Genome-wide association studies (GWAS) have successfully contributed to the detection of genetic variants involved in body-weight regulation. We jointly analysed two GWAS for early-onset extreme obesity in 2,258 individuals of European origin and followed-up the findings in 3,141 individuals. Evidence for association of markers in two new genetic loci was shown (SDCCAG8 on chromosome 1q43–q44 and between TNKS/MSRA on chromosome 8p23.1). We also re-identified variants in or near FTO, MC4R, and TMEM18 to be associated with extreme obesity. In addition, we assessed the effect of the markers in 31,182 obese, lean, normal weight, and unselected individuals from population-based samples and showed that the variants near FTO, MC4R, TMEM18, and SDCCAG8 were consistently associated with obesity. For variants of TNKS/MSRA, the obesity association was limited to children and adolescents. In summary, we detected two new obesity loci and confirmed that the currently known major common variants related to obesity overlap to a substantial degree between children and adults.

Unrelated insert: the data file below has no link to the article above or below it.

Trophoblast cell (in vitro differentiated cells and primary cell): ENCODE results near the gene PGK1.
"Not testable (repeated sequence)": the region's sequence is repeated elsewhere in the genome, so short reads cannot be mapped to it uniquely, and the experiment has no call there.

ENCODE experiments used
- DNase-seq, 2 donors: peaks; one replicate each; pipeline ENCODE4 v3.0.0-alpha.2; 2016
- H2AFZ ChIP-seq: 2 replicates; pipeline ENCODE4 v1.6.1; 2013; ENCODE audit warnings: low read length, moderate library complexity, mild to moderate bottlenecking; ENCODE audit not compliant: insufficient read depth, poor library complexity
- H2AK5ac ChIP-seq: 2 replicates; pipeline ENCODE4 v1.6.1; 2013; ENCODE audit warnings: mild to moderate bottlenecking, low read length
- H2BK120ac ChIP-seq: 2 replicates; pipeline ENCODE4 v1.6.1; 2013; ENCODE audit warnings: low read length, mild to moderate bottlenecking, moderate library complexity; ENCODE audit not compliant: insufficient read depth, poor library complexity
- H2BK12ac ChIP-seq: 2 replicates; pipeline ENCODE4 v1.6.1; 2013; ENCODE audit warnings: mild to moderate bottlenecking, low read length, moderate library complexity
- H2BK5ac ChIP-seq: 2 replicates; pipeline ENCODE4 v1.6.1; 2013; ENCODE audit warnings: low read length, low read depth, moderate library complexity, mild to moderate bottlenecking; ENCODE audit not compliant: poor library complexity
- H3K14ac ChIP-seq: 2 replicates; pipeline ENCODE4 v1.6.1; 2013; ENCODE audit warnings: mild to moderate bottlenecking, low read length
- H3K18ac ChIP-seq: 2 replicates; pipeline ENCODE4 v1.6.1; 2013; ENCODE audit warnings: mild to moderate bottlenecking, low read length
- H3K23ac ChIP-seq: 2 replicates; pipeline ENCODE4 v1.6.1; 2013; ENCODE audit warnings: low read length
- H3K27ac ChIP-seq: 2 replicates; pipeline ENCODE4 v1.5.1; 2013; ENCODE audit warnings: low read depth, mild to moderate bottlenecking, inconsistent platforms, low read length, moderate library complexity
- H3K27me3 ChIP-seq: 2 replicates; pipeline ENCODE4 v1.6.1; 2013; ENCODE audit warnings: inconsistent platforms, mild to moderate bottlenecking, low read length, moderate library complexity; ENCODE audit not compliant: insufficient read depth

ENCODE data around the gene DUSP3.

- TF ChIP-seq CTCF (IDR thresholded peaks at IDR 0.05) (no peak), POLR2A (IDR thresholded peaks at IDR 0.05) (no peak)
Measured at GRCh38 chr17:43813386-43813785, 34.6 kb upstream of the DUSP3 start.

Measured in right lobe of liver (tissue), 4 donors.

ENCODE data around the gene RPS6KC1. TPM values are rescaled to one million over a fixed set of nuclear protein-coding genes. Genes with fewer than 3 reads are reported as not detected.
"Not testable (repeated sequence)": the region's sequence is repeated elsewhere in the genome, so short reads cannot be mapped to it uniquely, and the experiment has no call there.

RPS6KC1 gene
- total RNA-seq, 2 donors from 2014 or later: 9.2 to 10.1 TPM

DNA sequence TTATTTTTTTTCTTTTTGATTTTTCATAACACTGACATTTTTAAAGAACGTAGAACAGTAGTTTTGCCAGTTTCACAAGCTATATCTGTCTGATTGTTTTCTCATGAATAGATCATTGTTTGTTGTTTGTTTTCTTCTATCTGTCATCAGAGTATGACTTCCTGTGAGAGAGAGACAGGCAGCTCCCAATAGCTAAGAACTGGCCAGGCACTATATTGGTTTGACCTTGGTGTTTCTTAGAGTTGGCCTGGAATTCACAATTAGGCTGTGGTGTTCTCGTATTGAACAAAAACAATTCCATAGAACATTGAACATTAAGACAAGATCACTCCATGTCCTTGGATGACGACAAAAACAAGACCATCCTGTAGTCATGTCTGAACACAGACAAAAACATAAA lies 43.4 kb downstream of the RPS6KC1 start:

Dyslipidemia, mainly characterized by high triglyceride (TG) and low high-density lipoprotein cholesterol (HDL-C) levels, is an important etiological factor in the development of cardiovascular disease (CVD). Considering the relationship between childhood obesity and CVD risk, it would be worthwhile to evaluate whether previously identified lipid-related variants in adult subjects are associated with lipid variations in a childhood obesity study (n = 482). In an association analysis for 16 genome-wide association study (GWAS)-based candidate loci, we confirmed significant associations of a genetic predisposition to lipoprotein concentrations in a childhood obesity study. Having two loci (rs10503669 at LPL and rs16940212 at LIPC) that showed the strongest association with blood levels of TG and HDL-C, we calculated a genetic risk score (GRS), representing the sum of the risk alleles. It has been observed that increasing GRS is significantly associated with decreased HDL-C (effect size, -1.13 ± 0.07) compared to single nucleotide polymorphism combinations without two risk variants. In addition, a positive correlation was observed between allelic dosage score and risk allele (rs10503669 at LPL) on high TG levels (effect size, 10.89 ± 0.84). These two loci yielded consistent associations in our previous meta-analysis. Taken together, our findings demonstrate that the genetic architecture of circulating lipid levels (TG and HDL-C) overlap to a large extent in childhood as well as in adulthood. Post-GWAS functional characterization of these variants is further required to elucidate their pathophysiological roles and biological mechanisms.